Crocs Inc. (NASDAQ: CROX) is primarily a footwear company that designs, manufactures, and markets a distinct brand of casual lifestyle brand of shoes called Crocs. Crocs Inc. is well known for using foam clog designs, which they first acquired from a Canadian company called Foam Creations in 2004.
The material used by Crocs Inc. to manufacture the unique line of shoes called Croslite, which is a closed cell resin that forms itself to the shape of the wearer's feet. Crocs Inc. claims that it offers various medical benefits to the wearer.
Crocs Inc. also markets a range of other lifestyle products using a range of materials, which they sell in over 60 countries via a large chain of international distributors around the globe. They also operate a large number of company owned retail stores and kiosks.
Review of Q1 2016 Financial Results
Figure 1: Crocs Inc.'s Quarterly Revenue Shows Signs of Seasonality
On May 10, Crocs Inc. released its Q1 2016 earnings, which showed that the quarterly revenue has gone up to $279.14 million in the first three months of the year. This represents a 33.76% increase in revenue compared to the previous quarter, Q4 2015. However, compared to the same quarter last year, Q1 2015's $262.19 million, this year's first quarter revenues only grew by 6.47%.
Figure 2: Crocs Inc.'s Stock Price Jumped Around 39% Since the Release of Q1 2016 Earnings
Despite the unimpressive top line growth compared to the same quarter last year, as soon as the Q1 2016 earnings were released, the stock price of Crocs Inc. jumped from $7.64 per share on May 9 to $10.64 per share on May 10, representing a 39.27% increase within a day. However, since then the stock price has come down a bit and closing price on Friday was $9.22 per share, which still represented a sizable 20.68% increase since the earnings were released.
While there were obvious improvements in the top line, we believe the primary reason why investors were enthusiastic to push the stock price higher was the massive improvement in net earnings, which came out at $10.15 million, a huge improvement compared to the $70.17 million loss in Q4 2015. In fact, after consecutively losing $24.02 million and $70.17 million in Q3 and Q4 of 2015, any positive net earnings would have been much appreciated by the market.
While there are one-time items that heavily contributed to the overall improved figures, Capital Cube identified that earnings growth from operating margin also played a significant role in the net earnings to go up. Meanwhile, the gross margins for Crocs Inc. in Q1 2016 has increased to 46.34% compared to 45.63% in Q1 2015. It is also worth noting that the total operating expenses have come down to only $115 million in Q1, which is a sharp decline compared to $138 million from Q4 2015.
Takeaway from the Q1 2016 Earnings Call
While a lot of analysts have considered the closing of Crocs Inc.'s retail outlets in the recent past as a defeat for the company, we believe taking actions in the face of declining revenue was a better strategic move compared to not doing anything about the problem.
In the Q1 2016 earnings call, Andrew Rees, the President and Principal Executive Officer of Crocs Inc., mentioned that during the first quarter, they have closed 15 poorly performing stores but also opened six new stores. It makes a lot of sense that five of those new stores were in Asia, where Crocs Inc. would likely see growth in the coming years. With this latest round of closing stores have reduced the total operating store count to 550 across the globe.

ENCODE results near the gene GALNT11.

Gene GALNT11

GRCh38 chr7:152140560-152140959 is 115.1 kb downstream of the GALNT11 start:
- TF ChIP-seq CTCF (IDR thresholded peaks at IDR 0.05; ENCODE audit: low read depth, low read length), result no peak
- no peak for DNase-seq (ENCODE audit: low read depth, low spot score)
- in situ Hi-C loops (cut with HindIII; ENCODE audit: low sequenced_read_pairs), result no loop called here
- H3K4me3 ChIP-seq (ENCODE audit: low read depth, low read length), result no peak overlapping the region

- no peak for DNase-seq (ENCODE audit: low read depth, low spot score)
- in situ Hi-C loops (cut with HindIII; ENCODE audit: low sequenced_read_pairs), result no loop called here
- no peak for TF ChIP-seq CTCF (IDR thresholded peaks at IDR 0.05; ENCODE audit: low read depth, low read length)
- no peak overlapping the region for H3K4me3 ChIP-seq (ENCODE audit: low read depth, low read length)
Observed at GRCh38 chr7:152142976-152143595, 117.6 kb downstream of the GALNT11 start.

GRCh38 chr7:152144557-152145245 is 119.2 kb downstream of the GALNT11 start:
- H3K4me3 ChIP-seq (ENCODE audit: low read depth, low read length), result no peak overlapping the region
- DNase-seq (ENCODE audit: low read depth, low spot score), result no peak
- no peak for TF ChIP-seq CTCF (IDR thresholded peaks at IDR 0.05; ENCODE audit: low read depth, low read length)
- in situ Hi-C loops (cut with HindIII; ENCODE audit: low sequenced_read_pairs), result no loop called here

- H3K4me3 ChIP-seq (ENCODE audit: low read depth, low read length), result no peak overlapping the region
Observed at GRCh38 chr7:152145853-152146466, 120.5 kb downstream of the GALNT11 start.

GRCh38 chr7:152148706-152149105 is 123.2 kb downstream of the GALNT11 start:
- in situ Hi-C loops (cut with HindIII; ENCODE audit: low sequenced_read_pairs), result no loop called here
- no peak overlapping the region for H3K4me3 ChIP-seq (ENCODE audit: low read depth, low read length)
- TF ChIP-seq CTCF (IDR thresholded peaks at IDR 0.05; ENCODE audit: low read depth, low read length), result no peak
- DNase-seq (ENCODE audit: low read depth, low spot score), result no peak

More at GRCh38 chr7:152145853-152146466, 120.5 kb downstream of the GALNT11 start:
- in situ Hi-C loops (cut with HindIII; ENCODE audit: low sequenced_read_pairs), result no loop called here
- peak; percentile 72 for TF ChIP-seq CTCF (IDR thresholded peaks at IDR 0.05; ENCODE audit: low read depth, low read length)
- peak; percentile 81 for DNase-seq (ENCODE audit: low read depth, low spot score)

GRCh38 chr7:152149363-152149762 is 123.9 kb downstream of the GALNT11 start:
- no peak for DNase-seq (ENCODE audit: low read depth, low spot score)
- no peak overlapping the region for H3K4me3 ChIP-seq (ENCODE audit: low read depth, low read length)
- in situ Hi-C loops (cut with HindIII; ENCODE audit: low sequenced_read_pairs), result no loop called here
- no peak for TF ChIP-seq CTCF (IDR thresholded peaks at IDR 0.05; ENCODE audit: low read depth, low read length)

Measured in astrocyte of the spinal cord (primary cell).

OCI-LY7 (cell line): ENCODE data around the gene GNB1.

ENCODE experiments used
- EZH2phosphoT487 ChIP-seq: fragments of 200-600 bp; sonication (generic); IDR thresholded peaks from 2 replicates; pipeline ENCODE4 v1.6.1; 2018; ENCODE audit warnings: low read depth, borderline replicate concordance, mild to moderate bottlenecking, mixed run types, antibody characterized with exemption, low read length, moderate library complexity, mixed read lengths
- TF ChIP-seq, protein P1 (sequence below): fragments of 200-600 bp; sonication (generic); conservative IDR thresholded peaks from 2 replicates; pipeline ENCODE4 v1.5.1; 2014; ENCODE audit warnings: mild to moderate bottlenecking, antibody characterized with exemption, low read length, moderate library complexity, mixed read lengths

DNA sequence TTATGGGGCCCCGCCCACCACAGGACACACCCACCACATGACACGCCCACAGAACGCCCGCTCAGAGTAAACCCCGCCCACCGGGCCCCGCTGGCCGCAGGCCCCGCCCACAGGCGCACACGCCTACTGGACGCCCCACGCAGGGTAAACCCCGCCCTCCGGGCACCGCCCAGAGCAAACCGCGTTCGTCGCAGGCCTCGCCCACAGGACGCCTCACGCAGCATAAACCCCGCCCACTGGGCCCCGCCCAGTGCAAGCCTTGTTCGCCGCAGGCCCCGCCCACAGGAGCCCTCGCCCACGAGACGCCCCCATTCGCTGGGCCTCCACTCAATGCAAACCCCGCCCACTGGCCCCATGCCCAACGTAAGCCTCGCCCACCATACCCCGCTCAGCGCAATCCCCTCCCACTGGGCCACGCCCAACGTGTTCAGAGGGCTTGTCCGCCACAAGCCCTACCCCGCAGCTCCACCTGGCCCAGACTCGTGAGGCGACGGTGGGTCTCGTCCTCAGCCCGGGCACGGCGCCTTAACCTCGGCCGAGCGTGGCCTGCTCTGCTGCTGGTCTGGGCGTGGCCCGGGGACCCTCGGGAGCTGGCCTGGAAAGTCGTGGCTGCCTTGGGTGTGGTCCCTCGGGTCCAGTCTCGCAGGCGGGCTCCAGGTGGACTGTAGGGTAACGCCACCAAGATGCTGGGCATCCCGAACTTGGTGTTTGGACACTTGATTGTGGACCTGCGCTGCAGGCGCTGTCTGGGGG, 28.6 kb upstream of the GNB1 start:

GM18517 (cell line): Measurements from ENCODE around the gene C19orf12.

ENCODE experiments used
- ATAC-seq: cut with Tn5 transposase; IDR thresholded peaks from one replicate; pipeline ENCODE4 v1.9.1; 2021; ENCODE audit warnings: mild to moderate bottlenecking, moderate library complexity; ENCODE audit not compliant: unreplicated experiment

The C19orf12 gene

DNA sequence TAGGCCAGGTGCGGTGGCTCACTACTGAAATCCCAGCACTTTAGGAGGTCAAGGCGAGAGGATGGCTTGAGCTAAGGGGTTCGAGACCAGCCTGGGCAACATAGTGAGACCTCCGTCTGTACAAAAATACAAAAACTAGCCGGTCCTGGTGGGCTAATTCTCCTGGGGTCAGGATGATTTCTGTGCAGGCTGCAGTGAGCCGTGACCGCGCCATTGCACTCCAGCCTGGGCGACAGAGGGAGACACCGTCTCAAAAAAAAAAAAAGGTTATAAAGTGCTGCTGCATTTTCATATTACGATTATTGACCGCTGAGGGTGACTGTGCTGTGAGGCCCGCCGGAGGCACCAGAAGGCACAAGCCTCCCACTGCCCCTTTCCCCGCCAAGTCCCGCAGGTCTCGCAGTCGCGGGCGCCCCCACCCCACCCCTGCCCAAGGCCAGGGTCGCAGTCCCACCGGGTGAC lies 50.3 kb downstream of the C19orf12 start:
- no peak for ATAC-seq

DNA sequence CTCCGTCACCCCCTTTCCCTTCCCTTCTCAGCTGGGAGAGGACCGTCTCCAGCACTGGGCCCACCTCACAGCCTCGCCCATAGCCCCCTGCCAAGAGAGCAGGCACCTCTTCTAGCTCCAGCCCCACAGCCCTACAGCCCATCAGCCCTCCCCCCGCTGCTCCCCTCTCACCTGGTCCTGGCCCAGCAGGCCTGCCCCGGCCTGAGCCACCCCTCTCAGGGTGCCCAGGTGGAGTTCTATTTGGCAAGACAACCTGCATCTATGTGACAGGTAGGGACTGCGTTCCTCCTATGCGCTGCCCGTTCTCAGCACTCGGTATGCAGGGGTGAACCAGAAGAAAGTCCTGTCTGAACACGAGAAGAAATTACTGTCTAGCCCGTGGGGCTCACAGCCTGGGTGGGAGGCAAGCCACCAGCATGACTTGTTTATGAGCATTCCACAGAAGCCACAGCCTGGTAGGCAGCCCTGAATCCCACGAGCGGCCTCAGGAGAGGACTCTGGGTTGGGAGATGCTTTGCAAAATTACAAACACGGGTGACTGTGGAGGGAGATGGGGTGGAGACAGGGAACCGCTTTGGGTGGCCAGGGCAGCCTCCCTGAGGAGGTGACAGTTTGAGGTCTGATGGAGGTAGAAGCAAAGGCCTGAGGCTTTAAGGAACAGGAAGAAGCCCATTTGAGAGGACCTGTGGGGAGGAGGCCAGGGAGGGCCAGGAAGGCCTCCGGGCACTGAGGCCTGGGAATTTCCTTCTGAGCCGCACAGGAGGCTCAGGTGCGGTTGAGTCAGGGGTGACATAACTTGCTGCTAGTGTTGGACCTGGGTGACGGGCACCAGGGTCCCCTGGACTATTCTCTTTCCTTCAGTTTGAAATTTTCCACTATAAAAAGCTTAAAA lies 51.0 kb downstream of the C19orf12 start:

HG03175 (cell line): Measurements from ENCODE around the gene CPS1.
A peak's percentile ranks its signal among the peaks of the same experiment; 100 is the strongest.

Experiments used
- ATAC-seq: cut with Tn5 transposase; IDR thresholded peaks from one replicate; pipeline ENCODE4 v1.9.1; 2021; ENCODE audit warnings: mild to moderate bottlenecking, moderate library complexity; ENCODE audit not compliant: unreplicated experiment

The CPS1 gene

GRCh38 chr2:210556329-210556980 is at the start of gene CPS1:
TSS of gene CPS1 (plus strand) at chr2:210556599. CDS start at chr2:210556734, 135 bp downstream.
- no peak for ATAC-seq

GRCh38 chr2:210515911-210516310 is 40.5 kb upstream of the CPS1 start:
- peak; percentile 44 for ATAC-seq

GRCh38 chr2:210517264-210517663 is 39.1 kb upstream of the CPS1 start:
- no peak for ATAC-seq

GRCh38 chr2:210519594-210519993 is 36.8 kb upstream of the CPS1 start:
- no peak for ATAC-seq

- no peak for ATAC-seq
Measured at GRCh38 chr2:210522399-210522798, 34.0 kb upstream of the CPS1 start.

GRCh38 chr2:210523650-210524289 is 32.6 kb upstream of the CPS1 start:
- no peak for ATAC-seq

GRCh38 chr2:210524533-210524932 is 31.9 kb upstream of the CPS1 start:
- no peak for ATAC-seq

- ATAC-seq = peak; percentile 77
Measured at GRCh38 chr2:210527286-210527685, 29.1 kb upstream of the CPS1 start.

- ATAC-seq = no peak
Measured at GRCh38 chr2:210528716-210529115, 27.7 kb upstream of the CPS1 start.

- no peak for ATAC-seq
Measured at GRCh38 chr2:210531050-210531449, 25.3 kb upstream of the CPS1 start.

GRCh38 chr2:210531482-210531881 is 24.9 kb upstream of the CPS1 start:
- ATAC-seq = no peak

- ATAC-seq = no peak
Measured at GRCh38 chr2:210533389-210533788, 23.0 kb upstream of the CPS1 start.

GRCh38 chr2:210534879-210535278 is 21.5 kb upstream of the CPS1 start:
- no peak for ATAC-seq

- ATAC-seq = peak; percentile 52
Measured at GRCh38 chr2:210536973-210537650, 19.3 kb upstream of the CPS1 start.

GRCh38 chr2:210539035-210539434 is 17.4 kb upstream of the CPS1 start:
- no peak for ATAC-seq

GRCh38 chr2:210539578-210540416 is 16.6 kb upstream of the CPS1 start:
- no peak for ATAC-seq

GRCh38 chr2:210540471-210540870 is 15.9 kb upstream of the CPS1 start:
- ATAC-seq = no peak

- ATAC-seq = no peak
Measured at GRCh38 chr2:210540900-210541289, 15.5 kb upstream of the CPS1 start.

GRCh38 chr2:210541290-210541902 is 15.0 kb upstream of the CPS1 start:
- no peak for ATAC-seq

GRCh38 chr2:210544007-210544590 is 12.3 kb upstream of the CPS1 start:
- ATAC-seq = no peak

However, Mr. Rees was prompt to mention that the "net change in store count did not have a meaningful impact on our consolidated financial performance during the quarter."
The Asia focused expansion strategy will see new lights as Crocs Inc. management has worked out a deal to replace a number of retail locations managed by distributors with new company-owned retail operations. These changes will take place in the next few months and should be visible on the balance sheet by the end of Q2 2016.
The CFO, Carrie Teffner, mentioned that the strong dollar impact during Q1 2016 was a sizable $7.1 million, and like most American businesses, this would likely remain an issue for Crocs Inc. in the coming quarters as long as Donald Trump ends up defaulting on the US debt, it seems!
He also mentioned that the expected second quarter 2016 revenue of Crocs Inc. would be between $340 million and $350 million. If we take a look at Crocs Inc.'s quarterly revenue cycle (figure 1), it appears that the second quarter typically brings the strongest sales in the year and based on that seasonal boost, we expect the CFO's estimate to be a reachable one.
Besides turning Q1 2016 into a profitable quarter, basically the top line of Crocs Inc. did not change very much. Sure there are minor improvements compared to Q1 2015, but that's not the reason investors turned bullish this week.
We believe the latest uptick, well a lot of it, was actually a vote of confidence in the new management and the optimism has some valid ground because they have managed to turn the table for the time being.
According to Financial Times, Crocs Inc.'s highest price target in the next four quarters is currently at $13.00, which we believe is a bit too optimistic. Given the fact that we are living in uncertain times with the focus being shifted to the Asian market, we believe the median estimate of $10.50 per share would likely remain a valid price target for Crocs Inc. in the remaining three quarters of 2016, which still offers a 14% upside potential to secondary investors.
Disclosure: I/we have no positions in any stocks mentioned, and no plans to initiate any positions within the next 72 hours.
I wrote this article myself, and it expresses my own opinions. I am not receiving compensation for it. I have no business relationship with any company whose stock is mentioned in this article.